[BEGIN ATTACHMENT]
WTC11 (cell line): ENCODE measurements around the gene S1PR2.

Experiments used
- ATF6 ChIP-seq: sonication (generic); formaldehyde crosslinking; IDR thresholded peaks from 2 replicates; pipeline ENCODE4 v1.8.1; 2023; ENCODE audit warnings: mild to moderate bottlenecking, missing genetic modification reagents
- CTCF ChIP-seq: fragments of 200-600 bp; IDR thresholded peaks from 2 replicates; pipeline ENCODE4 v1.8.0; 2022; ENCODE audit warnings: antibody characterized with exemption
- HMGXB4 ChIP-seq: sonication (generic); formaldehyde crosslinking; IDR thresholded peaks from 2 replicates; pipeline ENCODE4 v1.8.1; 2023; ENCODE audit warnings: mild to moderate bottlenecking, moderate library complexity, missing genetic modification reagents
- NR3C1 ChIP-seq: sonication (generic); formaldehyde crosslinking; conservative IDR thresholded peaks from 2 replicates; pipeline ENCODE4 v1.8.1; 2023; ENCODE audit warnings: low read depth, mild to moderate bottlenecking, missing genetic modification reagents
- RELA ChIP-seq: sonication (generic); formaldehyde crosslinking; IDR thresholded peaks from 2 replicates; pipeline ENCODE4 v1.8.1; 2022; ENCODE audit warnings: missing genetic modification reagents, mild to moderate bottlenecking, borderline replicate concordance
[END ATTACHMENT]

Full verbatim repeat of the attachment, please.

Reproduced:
WTC11 (cell line): ENCODE measurements around the gene S1PR2.

Experiments used
- ATF6 ChIP-seq: sonication (generic); formaldehyde crosslinking; IDR thresholded peaks from 2 replicates; pipeline ENCODE4 v1.8.1; 2023; ENCODE audit warnings: mild to moderate bottlenecking, missing genetic modification reagents
- CTCF ChIP-seq: fragments of 200-600 bp; IDR thresholded peaks from 2 replicates; pipeline ENCODE4 v1.8.0; 2022; ENCODE audit warnings: antibody characterized with exemption
- HMGXB4 ChIP-seq: sonication (generic); formaldehyde crosslinking; IDR thresholded peaks from 2 replicates; pipeline ENCODE4 v1.8.1; 2023; ENCODE audit warnings: mild to moderate bottlenecking, moderate library complexity, missing genetic modification reagents
- NR3C1 ChIP-seq: sonication (generic); formaldehyde crosslinking; conservative IDR thresholded peaks from 2 replicates; pipeline ENCODE4 v1.8.1; 2023; ENCODE audit warnings: low read depth, mild to moderate bottlenecking, missing genetic modification reagents
- RELA ChIP-seq: sonication (generic); formaldehyde crosslinking; IDR thresholded peaks from 2 replicates; pipeline ENCODE4 v1.8.1; 2022; ENCODE audit warnings: missing genetic modification reagents, mild to moderate bottlenecking, borderline replicate concordance